'Diabetes' Treatment Stops Alzheimer's

In Rats, 'Brain Diabetes' Treatment Stops Alzheimer's-Like Disease

From the WebMD Archives

Sept. 25, 2006 -- A drug that boosts insulin signaling in the brain might stop early Alzheimer's disease in its tracks, studies with rats show.

The finding comes from the Brown University laboratory of Suzanne M. de la Monte, MD, MPH. Last year, de la Monte proposed that Alzheimer's disease is really "type 3 diabetes" -- that is, a kind of brain diabetes.

De la Monte's suggestion is based on studies in which a poison is used to kill off insulin-producing cells in the brains of baby rats. These rats develop dementia and brain degeneration similar to that seen in Alzheimer's disease.

Supporting this theory is an earlier study of the brain autopsies of Alzheimer's patients, which showed that brain cells sensitive to insulin die off. Moreover, de la Monte and colleagues find, reduced insulin signaling in the brain happens early in the course of Alzheimer's disease -- and gets worse as dementia progresses.

Now de la Monte and colleagues find that an insulin-sensitizing drug protects the brains of rats and keeps them from developing Alzheimer's-like disease.

"This is great news for patients since you treat early stages of disease," de la Monte, said in a news release. "The trigger for dementia is the loss of insulin and insulin-growth-factor-producing cells. The cells that need those growth factors subsequently die. This study shows you can block the second phase, which is responsible for dementia."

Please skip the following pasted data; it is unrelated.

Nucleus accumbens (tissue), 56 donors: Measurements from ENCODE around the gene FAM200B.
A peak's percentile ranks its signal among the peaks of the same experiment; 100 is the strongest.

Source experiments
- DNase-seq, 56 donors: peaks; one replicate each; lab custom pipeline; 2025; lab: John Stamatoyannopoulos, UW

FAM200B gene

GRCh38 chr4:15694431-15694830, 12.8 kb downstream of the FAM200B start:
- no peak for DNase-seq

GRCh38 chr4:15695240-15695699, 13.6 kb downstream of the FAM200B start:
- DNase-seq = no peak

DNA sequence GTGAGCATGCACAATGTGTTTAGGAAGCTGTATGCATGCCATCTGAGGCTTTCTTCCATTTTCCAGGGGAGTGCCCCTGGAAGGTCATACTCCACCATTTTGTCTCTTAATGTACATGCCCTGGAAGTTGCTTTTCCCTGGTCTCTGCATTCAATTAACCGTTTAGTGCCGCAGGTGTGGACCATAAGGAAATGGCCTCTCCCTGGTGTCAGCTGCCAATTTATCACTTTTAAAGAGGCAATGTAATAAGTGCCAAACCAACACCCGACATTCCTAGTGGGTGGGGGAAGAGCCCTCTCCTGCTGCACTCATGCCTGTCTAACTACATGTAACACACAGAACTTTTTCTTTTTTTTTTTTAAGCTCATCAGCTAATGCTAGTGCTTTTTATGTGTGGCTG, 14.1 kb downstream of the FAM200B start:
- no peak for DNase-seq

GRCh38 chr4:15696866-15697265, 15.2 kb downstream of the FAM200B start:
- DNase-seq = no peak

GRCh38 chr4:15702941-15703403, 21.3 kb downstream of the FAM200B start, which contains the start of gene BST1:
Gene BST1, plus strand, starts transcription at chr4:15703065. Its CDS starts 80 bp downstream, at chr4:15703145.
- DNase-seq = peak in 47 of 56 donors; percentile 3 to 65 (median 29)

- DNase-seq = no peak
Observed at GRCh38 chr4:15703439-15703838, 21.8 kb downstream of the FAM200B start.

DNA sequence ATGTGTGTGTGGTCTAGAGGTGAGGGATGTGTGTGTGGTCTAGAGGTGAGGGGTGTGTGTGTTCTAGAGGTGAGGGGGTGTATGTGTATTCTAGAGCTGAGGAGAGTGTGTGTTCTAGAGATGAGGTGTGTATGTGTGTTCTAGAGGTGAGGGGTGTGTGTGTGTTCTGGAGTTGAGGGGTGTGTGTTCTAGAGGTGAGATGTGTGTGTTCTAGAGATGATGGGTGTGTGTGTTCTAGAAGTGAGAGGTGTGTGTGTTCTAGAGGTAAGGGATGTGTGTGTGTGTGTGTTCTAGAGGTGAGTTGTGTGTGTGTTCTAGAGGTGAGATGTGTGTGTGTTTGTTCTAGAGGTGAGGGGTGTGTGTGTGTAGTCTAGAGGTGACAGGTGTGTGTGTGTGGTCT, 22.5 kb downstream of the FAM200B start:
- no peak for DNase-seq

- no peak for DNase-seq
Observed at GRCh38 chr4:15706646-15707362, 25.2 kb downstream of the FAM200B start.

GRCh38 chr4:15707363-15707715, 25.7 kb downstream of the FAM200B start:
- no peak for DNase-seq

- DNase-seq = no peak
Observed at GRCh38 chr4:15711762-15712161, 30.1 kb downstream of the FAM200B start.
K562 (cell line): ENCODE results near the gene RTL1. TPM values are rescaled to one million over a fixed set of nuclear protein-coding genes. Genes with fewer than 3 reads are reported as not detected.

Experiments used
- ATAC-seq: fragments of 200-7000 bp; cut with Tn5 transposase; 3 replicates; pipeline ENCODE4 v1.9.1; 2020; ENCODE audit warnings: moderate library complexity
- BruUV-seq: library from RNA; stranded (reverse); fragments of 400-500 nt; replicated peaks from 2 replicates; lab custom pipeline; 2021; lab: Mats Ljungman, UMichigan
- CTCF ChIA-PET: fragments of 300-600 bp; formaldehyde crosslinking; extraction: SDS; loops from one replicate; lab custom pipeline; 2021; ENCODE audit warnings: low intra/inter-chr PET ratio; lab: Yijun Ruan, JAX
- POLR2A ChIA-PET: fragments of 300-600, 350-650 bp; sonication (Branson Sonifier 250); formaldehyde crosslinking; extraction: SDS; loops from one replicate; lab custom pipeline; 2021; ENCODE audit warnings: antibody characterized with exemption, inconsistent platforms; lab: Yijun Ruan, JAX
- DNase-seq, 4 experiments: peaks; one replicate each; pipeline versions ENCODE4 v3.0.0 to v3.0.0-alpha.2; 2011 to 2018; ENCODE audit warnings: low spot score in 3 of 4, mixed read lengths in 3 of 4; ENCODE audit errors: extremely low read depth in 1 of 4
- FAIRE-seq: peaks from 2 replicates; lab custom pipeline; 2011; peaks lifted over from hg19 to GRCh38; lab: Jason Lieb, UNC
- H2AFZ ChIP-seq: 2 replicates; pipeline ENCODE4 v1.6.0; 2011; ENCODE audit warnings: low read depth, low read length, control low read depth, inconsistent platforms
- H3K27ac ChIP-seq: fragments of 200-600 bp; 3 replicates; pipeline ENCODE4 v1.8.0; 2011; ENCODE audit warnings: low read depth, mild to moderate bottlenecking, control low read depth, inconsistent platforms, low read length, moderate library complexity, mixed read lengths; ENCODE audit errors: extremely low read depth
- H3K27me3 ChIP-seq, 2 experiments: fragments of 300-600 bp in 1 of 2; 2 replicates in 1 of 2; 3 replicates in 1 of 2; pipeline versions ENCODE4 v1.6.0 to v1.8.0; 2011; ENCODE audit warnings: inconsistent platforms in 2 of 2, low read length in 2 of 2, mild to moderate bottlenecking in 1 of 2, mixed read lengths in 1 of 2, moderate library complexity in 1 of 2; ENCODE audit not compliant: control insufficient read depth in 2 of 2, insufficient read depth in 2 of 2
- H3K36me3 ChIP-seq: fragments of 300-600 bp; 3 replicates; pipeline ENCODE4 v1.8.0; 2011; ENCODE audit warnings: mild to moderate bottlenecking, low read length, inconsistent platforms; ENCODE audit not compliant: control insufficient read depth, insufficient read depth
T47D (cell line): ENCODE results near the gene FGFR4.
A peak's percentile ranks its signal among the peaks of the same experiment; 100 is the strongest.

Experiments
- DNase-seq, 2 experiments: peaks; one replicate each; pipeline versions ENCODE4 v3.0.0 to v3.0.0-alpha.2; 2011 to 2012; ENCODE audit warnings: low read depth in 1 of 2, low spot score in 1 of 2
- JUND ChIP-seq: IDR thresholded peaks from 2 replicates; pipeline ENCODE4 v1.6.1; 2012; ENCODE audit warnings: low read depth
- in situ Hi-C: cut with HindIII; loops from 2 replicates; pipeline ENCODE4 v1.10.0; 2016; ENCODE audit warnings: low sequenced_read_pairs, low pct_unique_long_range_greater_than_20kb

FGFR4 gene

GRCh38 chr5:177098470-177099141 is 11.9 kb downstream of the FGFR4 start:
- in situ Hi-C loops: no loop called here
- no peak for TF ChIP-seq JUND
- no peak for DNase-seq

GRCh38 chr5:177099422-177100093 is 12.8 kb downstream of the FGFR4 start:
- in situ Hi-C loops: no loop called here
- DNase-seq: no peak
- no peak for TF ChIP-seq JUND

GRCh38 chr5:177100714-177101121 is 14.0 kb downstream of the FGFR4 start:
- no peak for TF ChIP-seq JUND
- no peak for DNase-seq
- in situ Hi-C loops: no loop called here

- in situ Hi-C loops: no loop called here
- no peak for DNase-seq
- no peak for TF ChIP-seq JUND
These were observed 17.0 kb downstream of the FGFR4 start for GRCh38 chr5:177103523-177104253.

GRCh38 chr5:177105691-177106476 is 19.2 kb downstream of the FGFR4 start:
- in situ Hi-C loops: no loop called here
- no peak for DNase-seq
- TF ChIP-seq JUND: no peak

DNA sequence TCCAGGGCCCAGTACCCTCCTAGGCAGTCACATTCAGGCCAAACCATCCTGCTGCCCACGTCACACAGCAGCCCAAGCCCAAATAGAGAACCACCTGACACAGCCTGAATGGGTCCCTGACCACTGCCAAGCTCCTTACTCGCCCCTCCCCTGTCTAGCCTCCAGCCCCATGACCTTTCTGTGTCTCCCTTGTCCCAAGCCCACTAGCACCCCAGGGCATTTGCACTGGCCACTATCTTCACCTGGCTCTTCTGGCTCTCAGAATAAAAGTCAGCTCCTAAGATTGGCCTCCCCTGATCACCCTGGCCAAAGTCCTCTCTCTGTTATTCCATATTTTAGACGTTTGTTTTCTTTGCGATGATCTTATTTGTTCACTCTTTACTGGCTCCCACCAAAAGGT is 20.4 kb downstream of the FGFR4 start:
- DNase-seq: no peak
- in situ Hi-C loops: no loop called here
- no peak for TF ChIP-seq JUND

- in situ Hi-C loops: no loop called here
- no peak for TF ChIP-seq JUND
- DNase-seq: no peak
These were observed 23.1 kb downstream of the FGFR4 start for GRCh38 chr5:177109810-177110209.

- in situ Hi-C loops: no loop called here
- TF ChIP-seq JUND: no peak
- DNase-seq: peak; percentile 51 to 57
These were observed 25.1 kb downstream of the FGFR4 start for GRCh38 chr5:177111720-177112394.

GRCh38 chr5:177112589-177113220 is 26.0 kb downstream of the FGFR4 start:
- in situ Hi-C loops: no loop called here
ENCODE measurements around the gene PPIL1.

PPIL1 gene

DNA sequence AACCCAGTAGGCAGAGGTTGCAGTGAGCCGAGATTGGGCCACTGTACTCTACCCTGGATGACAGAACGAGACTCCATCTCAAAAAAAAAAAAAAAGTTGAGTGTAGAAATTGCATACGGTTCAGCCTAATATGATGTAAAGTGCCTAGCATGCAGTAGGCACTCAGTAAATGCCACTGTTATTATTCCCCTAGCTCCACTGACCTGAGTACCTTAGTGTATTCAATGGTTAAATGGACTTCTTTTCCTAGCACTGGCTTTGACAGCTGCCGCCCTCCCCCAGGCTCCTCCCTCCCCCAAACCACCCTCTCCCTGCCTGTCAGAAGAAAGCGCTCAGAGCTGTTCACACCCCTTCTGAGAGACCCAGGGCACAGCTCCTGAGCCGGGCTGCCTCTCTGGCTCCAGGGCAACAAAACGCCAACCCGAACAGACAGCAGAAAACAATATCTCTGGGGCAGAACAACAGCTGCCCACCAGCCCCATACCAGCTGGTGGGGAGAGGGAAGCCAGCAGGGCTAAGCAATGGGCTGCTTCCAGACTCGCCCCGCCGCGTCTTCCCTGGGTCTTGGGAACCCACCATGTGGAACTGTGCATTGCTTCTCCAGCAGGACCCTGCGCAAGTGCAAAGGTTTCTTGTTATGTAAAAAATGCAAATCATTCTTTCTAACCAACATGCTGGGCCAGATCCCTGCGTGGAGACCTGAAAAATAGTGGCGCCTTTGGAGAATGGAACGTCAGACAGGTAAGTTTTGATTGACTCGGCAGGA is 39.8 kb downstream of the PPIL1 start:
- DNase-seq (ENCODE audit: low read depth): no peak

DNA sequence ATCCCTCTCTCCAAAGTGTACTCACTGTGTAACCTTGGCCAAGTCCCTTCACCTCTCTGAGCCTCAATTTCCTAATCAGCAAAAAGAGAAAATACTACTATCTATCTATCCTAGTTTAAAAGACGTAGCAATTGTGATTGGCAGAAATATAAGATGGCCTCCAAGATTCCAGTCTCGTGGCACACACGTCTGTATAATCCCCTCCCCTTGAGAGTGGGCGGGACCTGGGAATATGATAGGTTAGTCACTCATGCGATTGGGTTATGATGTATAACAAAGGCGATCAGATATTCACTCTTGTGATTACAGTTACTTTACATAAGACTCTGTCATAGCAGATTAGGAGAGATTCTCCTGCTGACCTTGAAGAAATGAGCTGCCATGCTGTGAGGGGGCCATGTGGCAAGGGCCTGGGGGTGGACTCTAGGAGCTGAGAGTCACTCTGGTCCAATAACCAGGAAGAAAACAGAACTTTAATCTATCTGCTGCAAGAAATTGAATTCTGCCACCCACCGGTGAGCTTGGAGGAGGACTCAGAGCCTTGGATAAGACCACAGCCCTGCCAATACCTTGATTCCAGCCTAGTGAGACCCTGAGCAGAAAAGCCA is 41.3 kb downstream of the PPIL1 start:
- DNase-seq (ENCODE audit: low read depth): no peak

The Next Glitazone?

The drug de la Monte and colleagues found so useful for rats is very similar to two drugs currently used to treat diabetes: Actos and Avandia. Known as "TZDs" or "glitazones," the drugs make the body's cells more sensitive to insulin.

They do this by stimulating a cellular molecule called peroxisome-proliferator activated receptor or PPAR. There are several kinds of PPAR. Actos and Avandia stimulate the kind called PPAR-gamma. New "glitazar" drugs now in development will stimulate PPAR-alpha as well as PPAR-gamma.

However, de la Monte and colleagues find that the best anti-Alzheimer's effect -- in rats -- comes from a drug that stimulates a kind of PPAR called PPAR-delta.

The good news is that if this treatment does turn out to work in people, brain injections probably won't be needed. In the rat studies, the drug was able to travel through the blood into the brain.

"Everybody wants something for cognitive impairment, and that was the most improved with the PPAR-delta [stimulator]," de la Monte said.

The study, funded by grants from the National Institutes of Health, appears in the September issue of the Journal of Alzheimer's Disease.

WebMD Health News Reviewed by Louise Chang, MD on September 25, 2006


SOURCES: De La Monte, S.M. Journal of Alzheimer's Disease, September 2006; vol 10: pp 89-109. News release, Rhode Island Hospital.
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